‘My government stands absolutely ready to look after the people who are due to be sent back to Nauru – we stand ready, willing and able to do that.’
If you knew nothing of Australian politics, but were aware of the asylum seeker crisis on Nauru, you might attribute that bold statement to the exciting new Prime Minister Malcolm Turnbull, a cosmopolitan conservative who insists his government is treating the 267 asylum seekers who may return to detention on Nauru with ‘compassion’. Of course, you would be wrong, as the statement belongs to Queensland premier Annastacia Palaszczuk, one of several state leaders calling on the federal government to ‘Let Them Stay’. Yet Turnbull – elected to the leadership on the hope of a change in style, not substance – is having none of it: granting asylum to the 267 detainees is sending the wrong signal to people smugglers, he claims, as if you could control their actions with incentives and disincentives.
That position is anathema to parts of the public, and even parts of the political class, as doctors refuse to discharge children who may face deportation to Nauru. But, as the public campaign to let them stay intensifies, an international life-line is emerging for both the asylum seekers and Malcolm Turnbull. New Zealand’s conservative Prime Minister John Key is indicating that his country’s offer to accept 150 refugees a year from Australia’s immigration system still stands and could include taking some, or all, of the 267 asylum seekers. The offer reflects the general paradox in New Zealand’s approach to refugees and asylum seekers: in a theoretical sense, it looks and feels comparatively generous, yet in a concrete sense it’s not nearly enough.
The 150 asylum seekers – or 267 if Immigration New Zealand accepts each person’s claim as legitimate – will only form part of New Zealand’s miserly ‘quota’ of 750 refugees per year, not an addition to it. While international observers often applaud the country’s generous approach to refugee and asylum seeker laws, like its wide interpretation of ‘racial persecution’ under the Refugee Convention, of the approximately 350,000 residence visas Immigration New Zealand grants each year only 750 are granted under the refugee and asylum seeker category. Key is under pressure to lift the quota, but refuses to do so, instead favouring one-off exceptions for refugees fleeing the conflict in Syria and one-off offers for detainees returning to Nauru.
A cynic might accuse Key of making an offer that he knew Turnbull would refuse, a diplomatic tactic to take the domestic high ground. But it works both ways: Key is under tremendous pressure from his left to lift New Zealand’s quota for the first time in twenty-nine years, while Turnbull is under pressure from his right to act tough (to keep the border secure). It’s a move right out of Key’s political playbook, one that Turnbull studies closely (in a private chat with President Obama Turnbull identified Key as ‘a real role model’). Whatever happens to the offer, both Key and Turnbull can claim they’re acting. The only question is for whose benefit: the right; the left; or asylum seekers?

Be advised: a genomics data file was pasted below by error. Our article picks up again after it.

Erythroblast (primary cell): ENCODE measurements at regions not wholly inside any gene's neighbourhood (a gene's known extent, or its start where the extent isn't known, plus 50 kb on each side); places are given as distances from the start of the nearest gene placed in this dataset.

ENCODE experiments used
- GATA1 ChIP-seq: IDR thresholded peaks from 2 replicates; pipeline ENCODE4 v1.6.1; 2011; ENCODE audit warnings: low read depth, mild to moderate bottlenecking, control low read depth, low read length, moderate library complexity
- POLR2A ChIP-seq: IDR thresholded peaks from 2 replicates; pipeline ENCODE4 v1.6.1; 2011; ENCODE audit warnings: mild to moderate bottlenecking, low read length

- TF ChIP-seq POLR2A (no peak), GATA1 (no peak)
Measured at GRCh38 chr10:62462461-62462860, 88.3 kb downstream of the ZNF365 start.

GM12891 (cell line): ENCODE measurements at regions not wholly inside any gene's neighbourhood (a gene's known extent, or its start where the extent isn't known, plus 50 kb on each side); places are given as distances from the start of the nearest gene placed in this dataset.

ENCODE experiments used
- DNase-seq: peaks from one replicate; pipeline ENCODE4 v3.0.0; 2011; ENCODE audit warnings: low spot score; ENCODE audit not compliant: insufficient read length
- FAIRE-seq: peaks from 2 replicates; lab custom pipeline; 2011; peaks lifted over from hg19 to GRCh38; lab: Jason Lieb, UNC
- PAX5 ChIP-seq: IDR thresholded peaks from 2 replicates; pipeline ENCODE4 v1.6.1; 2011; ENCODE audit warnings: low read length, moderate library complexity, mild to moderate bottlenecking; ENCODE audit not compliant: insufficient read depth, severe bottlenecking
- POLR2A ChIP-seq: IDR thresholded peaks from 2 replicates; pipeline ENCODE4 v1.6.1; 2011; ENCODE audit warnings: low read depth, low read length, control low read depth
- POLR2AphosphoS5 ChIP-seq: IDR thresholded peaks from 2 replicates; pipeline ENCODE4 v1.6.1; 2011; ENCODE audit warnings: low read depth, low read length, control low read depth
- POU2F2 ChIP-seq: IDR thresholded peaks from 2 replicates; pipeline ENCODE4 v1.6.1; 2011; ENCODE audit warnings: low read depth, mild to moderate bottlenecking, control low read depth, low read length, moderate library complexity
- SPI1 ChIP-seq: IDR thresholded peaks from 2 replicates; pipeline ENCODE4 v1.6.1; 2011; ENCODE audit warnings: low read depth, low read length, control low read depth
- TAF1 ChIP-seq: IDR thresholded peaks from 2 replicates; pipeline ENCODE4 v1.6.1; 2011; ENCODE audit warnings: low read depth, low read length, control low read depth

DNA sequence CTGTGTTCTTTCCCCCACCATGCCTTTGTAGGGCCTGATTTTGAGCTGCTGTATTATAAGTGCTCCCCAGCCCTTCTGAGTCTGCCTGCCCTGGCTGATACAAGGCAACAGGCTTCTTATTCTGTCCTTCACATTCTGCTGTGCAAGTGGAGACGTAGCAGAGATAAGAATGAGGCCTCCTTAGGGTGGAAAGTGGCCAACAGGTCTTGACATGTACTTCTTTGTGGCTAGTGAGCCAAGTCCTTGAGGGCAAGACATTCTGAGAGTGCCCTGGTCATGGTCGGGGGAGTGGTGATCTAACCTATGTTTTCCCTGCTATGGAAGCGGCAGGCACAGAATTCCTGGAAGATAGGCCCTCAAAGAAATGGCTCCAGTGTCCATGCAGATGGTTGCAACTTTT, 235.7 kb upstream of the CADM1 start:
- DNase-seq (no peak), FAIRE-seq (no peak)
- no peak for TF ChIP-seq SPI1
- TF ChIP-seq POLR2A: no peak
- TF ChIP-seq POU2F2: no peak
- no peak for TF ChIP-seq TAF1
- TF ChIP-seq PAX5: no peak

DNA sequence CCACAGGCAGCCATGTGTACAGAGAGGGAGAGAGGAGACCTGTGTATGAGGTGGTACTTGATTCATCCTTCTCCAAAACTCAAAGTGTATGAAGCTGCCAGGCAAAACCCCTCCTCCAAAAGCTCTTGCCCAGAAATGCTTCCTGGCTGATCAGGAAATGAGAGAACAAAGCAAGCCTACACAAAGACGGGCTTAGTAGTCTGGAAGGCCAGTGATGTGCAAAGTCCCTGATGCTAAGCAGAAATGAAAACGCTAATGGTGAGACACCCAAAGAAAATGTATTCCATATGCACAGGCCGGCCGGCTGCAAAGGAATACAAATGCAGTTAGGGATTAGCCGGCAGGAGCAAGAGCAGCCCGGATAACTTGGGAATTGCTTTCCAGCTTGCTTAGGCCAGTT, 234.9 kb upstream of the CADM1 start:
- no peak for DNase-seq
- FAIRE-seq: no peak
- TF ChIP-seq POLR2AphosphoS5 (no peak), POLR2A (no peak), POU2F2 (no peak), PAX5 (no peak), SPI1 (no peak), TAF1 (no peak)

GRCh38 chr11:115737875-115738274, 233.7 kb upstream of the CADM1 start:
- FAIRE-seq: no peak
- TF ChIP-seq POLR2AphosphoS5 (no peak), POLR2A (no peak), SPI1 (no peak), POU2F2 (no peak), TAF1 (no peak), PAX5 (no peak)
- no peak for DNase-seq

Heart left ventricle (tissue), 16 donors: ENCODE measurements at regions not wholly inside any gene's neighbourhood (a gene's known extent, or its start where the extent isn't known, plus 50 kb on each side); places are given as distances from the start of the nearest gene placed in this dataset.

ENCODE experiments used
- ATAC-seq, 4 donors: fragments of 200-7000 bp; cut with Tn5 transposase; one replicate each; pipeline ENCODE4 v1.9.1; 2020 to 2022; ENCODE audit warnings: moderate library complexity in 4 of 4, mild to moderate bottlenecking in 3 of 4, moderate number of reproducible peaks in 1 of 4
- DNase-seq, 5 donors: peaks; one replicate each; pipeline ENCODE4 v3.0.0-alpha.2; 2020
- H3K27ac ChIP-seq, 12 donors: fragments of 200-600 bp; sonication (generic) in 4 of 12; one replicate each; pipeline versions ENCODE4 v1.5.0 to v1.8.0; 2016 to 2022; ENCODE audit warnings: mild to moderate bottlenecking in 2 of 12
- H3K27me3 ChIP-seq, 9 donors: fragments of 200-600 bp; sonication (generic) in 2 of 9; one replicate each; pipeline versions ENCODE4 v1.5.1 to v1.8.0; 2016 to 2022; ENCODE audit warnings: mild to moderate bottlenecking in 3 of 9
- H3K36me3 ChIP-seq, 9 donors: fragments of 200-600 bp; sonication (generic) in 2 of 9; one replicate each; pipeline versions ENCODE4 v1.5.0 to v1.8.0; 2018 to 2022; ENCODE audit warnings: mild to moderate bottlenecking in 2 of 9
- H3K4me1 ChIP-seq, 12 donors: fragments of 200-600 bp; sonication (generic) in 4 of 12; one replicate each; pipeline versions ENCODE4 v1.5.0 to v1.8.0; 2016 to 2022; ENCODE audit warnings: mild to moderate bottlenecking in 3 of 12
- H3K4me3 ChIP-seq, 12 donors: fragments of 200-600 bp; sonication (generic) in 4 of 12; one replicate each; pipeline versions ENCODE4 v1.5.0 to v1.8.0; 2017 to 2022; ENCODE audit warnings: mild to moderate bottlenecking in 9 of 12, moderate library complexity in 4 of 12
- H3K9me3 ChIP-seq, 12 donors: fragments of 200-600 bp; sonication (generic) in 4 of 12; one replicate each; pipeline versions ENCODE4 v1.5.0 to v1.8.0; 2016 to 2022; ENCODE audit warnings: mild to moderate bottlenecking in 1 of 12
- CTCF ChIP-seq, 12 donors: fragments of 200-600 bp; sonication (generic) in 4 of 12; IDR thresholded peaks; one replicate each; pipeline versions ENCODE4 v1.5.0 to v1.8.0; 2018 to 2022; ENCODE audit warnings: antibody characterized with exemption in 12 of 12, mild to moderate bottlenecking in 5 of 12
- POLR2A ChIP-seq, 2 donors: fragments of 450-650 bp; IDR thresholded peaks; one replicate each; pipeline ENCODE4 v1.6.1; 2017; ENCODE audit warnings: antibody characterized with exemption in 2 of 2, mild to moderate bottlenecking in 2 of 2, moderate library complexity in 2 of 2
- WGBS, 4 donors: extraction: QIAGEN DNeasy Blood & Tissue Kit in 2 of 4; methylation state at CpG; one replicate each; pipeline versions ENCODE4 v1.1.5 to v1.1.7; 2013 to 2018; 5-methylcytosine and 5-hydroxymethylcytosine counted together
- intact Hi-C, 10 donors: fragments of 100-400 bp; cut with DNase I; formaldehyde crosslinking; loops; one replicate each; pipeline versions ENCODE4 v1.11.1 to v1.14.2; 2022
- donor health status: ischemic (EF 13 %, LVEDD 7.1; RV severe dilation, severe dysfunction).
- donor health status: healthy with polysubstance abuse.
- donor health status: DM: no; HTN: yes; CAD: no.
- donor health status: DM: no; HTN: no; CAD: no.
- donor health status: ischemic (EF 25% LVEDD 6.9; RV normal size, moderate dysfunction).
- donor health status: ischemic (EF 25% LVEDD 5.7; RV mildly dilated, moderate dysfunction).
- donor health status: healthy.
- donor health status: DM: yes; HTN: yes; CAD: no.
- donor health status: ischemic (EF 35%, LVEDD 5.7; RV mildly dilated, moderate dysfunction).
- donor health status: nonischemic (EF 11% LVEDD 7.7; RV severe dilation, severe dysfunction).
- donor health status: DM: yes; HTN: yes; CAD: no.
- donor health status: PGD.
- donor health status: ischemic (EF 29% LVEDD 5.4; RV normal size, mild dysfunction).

The answer for that depends on their domestic political situations. The secret to Key’s success is that he exhausts the social forces to his left, from lifting benefits for families on state support (thus taking the energy out of the anti-poverty campaign) to one-off changes to the refugee quota. To true believers on the right, this looks like treason, but it’s done for their benefit. Governing from the left helps maintain the right’s political hegemony. The change to benefit levels (the first in thirty years) might feel progressive, but it came with strict work obligations (and followed a significant attack on workers’ rights).
Key is doing Turnbull a similar favour, putting trans-Tasman mateship to work and offering him a chance to govern from the left to exhaust the growing ‘Let Them Stay’ movement. Say Turnbull does accept the offer, the Australian movement for refugees and asylum seekers loses the public faces it has tethered itself to, yet even if Turnbull refuses he can still spin the situation to his benefit. ‘I’m making a hard-headed decision,’ he can say, ‘and I’m choosing to keep the border secure.’ For asylum seekers, this decision would be devastating, and surely the preference is for relocation to New Zealand.
As a New Zealander, I think the campaign should support Key’s offer, yet it must be wary of how such a decision could take the energy out of the campaign and help cement the current government’s detention policy. Were relocation to happen, it would look and feel like a win for the campaign, yet the policy problem would remain. And as New Zealanders, we must be equally wary of how Key’s offer does something without dealing with the problem. Under questioning in Parliament Key admitted that detaining children isn’t in and of itself inhumane, and he won’t raise the issue of detention when he meets with Turnbull, perhaps signalling that more than humanitarian sentiment and trans-Tasman mateship is at work here.
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